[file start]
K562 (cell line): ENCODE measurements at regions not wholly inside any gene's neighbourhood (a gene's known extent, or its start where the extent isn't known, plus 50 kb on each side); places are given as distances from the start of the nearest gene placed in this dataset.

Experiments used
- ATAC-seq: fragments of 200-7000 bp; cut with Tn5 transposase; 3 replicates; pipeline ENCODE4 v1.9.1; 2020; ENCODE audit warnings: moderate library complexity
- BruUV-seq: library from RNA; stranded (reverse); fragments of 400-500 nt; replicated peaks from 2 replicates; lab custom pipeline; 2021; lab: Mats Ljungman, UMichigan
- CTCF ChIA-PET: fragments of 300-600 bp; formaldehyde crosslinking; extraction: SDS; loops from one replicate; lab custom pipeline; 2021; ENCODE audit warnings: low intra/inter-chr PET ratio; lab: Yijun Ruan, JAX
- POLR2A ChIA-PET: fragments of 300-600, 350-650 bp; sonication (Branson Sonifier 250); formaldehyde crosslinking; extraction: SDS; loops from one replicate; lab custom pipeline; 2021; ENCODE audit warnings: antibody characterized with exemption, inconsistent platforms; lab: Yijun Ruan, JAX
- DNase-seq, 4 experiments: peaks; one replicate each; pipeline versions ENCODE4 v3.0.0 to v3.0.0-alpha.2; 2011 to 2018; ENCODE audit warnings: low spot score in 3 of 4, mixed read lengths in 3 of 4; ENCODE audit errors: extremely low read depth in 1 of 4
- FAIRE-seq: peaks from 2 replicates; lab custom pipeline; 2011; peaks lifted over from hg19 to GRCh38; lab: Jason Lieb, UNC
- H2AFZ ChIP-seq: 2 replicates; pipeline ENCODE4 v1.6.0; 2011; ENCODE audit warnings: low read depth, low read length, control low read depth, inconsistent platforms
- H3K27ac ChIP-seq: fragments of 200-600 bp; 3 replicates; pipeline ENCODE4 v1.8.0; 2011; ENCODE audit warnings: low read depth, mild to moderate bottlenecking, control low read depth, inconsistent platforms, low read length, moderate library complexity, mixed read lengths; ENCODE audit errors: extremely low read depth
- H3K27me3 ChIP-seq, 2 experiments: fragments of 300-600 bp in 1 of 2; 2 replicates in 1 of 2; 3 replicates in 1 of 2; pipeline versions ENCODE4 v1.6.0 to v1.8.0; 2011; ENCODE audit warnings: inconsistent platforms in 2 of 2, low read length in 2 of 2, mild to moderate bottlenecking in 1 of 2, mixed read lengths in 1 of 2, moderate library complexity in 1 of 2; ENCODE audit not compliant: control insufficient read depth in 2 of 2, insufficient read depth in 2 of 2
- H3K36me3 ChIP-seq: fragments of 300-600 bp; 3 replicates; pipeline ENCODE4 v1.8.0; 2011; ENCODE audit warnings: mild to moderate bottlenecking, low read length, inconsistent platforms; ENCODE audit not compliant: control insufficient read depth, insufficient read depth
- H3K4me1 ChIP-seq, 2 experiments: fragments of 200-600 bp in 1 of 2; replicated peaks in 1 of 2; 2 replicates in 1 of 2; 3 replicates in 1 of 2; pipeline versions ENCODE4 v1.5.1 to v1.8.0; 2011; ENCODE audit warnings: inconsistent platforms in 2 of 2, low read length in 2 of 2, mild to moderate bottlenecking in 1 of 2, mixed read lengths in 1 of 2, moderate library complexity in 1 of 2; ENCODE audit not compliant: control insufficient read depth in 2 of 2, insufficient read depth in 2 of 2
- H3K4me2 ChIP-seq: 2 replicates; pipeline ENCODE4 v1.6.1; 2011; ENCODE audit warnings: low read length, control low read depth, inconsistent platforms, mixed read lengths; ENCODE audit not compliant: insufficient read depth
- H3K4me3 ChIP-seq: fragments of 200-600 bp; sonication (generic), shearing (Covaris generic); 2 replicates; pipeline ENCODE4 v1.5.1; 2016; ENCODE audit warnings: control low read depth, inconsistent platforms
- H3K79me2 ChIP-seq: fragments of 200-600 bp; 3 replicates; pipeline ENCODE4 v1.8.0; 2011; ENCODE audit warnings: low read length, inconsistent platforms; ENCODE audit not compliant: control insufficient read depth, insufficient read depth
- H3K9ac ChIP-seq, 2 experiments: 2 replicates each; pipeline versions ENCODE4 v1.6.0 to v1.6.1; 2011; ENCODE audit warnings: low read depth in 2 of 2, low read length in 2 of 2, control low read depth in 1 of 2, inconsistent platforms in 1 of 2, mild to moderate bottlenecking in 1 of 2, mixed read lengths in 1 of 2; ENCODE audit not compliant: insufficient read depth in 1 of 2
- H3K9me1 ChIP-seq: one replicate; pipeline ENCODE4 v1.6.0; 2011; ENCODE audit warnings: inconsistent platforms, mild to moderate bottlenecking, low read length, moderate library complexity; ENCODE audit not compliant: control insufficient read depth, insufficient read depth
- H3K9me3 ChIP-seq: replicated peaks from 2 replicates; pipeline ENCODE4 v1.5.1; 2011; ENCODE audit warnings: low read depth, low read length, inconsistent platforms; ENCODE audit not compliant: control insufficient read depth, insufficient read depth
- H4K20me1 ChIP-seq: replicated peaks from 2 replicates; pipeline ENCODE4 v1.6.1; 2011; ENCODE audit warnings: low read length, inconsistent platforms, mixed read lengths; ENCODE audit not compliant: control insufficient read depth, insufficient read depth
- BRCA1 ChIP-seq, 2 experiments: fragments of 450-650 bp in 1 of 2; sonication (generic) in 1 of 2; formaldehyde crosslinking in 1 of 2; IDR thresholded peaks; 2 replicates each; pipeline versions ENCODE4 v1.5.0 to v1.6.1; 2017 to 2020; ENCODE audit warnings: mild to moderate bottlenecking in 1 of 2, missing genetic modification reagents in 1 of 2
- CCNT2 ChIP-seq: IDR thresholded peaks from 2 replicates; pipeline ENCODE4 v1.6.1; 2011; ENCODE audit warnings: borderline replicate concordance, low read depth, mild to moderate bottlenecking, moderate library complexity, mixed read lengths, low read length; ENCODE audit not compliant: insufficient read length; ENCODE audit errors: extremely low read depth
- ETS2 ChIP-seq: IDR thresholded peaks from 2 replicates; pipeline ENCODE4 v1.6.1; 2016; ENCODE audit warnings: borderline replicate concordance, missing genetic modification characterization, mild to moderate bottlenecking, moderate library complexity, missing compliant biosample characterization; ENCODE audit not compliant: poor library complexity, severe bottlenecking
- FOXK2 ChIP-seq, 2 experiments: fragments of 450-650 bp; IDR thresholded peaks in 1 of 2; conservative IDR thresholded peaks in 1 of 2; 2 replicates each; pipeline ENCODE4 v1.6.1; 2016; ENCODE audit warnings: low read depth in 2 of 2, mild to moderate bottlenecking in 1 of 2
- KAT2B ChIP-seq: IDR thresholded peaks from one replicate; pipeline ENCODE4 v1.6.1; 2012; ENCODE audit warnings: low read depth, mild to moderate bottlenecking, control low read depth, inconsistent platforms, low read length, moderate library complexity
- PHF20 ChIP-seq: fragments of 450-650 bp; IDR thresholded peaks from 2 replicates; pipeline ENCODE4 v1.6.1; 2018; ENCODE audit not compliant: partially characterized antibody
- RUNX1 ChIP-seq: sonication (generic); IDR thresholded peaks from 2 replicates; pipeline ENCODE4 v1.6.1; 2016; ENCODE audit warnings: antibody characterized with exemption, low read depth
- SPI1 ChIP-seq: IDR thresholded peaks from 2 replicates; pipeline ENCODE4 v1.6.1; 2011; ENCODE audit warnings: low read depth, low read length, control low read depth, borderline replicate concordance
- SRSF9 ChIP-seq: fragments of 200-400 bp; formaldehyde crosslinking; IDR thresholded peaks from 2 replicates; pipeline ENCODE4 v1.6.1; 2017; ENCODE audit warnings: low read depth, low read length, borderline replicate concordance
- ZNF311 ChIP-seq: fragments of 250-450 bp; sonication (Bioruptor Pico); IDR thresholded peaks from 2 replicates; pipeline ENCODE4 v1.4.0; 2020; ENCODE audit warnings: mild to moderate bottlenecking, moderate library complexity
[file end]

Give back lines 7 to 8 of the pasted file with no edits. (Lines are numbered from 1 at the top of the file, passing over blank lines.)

- DNase-seq, 4 experiments: peaks; one replicate each; pipeline versions ENCODE4 v3.0.0 to v3.0.0-alpha.2; 2011 to 2018; ENCODE audit warnings: low spot score in 3 of 4, mixed read lengths in 3 of 4; ENCODE audit errors: extremely low read depth in 1 of 4
- FAIRE-seq: peaks from 2 replicates; lab custom pipeline; 2011; peaks lifted over from hg19 to GRCh38; lab: Jason Lieb, UNC